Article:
You can watch the first season of Mare of Easttown on Binge now. 

Only Murders In The Building

Image: Disney Plus.  

Only Murders In The Building is the most unexpected TV hit of 2021. 

The 10-part series follows three New Yorkers living in a posh apartment building called the Arconia, who come together to make a podcast when another resident dies under suspicious circumstances. 

There's Charles-Haden Savage (Steve Martin), a former actor who was once very famous for playing a detective in a police procedural series. Charles-Haden now lives alone and makes himself sad little omelettes each night. 

Then there's Oliver Putnam (Martin Short), a struggling Broadway director who has had a bunch of flops and is struggling to pay his bills.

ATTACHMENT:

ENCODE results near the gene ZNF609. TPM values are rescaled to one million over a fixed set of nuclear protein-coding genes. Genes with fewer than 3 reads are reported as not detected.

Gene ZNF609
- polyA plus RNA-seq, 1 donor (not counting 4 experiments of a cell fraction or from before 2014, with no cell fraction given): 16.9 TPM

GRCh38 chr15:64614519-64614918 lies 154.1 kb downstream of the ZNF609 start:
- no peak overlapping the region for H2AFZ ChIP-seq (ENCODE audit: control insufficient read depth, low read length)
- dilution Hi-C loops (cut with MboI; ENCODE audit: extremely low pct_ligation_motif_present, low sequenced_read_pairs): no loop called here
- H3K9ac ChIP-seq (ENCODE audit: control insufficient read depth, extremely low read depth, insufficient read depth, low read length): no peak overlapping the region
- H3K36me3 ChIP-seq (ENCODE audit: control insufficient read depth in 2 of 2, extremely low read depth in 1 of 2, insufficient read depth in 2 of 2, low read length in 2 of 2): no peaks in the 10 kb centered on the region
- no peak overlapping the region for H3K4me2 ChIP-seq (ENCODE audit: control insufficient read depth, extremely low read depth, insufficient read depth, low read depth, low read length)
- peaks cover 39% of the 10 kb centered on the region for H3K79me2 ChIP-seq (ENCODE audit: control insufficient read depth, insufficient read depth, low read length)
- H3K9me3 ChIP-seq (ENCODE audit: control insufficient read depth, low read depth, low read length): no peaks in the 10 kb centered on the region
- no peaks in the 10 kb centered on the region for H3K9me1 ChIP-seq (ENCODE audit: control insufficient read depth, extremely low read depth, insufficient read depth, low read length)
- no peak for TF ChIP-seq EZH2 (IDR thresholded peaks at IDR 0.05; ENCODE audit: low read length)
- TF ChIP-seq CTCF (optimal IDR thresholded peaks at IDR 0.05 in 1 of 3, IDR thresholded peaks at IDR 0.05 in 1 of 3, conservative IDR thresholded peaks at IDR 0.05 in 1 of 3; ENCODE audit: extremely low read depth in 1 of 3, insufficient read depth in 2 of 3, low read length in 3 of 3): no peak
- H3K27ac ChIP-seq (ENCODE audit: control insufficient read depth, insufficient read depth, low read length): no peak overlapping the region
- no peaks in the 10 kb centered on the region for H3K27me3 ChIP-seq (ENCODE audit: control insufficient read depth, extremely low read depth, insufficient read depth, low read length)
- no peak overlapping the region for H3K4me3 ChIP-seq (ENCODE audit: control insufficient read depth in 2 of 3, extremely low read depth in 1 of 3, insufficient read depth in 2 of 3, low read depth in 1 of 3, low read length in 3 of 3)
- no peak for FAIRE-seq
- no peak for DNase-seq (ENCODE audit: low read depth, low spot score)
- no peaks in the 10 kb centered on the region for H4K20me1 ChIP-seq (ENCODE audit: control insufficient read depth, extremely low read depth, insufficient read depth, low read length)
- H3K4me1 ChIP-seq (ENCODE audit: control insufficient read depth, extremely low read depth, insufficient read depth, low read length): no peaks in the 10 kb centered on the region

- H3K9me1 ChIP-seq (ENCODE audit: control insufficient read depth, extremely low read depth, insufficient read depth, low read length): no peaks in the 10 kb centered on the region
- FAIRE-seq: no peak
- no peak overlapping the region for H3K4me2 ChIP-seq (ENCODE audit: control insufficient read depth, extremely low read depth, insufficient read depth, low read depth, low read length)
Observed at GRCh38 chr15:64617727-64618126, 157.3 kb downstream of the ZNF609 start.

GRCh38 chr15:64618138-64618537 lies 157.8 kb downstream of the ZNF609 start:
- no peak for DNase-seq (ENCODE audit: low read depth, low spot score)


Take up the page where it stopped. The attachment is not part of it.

And finally, there's Mabel Mora (Selena Gomez), a mysterious young woman who lives in a massive apartment in the building and claims she's renovating it for her wealthy aunt. 

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When Tim Kono, a resident in the building who seems to have rubbed everyone the wrong way, dies in an apparent suicide, Charles-Haden, Oliver, and Mabel decide there must be more to the story. 

So they start their own investigation, and a podcast which they call Only Murders In The Building. And everyone in the building is immediately a suspect including... Sting, who is one of the residents. 

It's part murder-mystery, part-comedy, part study of the human condition. 

The first season of Only Murders In The Building is streaming on Disney Plus. 

The White Lotus 

Image: Binge.  

I love watching rich people doing terrible things.